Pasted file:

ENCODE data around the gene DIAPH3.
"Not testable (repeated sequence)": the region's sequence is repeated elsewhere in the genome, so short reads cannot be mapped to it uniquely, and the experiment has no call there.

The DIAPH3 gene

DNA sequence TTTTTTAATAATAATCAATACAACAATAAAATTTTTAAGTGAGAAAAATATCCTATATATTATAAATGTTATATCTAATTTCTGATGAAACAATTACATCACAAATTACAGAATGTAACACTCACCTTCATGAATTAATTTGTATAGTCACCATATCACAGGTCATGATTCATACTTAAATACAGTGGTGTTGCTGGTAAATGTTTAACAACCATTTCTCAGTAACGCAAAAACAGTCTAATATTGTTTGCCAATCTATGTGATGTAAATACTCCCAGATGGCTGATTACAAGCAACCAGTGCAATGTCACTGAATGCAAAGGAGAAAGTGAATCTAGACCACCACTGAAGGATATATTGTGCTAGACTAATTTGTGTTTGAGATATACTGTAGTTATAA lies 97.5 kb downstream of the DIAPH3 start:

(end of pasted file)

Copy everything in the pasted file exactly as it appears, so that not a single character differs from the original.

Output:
ENCODE data around the gene DIAPH3.
"Not testable (repeated sequence)": the region's sequence is repeated elsewhere in the genome, so short reads cannot be mapped to it uniquely, and the experiment has no call there.

The DIAPH3 gene

DNA sequence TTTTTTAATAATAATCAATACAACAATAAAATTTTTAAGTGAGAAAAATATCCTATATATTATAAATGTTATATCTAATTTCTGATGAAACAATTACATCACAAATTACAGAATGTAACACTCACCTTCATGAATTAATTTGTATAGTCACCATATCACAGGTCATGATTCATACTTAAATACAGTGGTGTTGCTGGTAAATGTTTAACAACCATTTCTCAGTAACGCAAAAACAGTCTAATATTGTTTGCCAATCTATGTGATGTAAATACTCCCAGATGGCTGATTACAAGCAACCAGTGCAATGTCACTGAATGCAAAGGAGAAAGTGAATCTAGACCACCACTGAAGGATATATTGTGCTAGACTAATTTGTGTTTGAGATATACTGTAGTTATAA lies 97.5 kb downstream of the DIAPH3 start: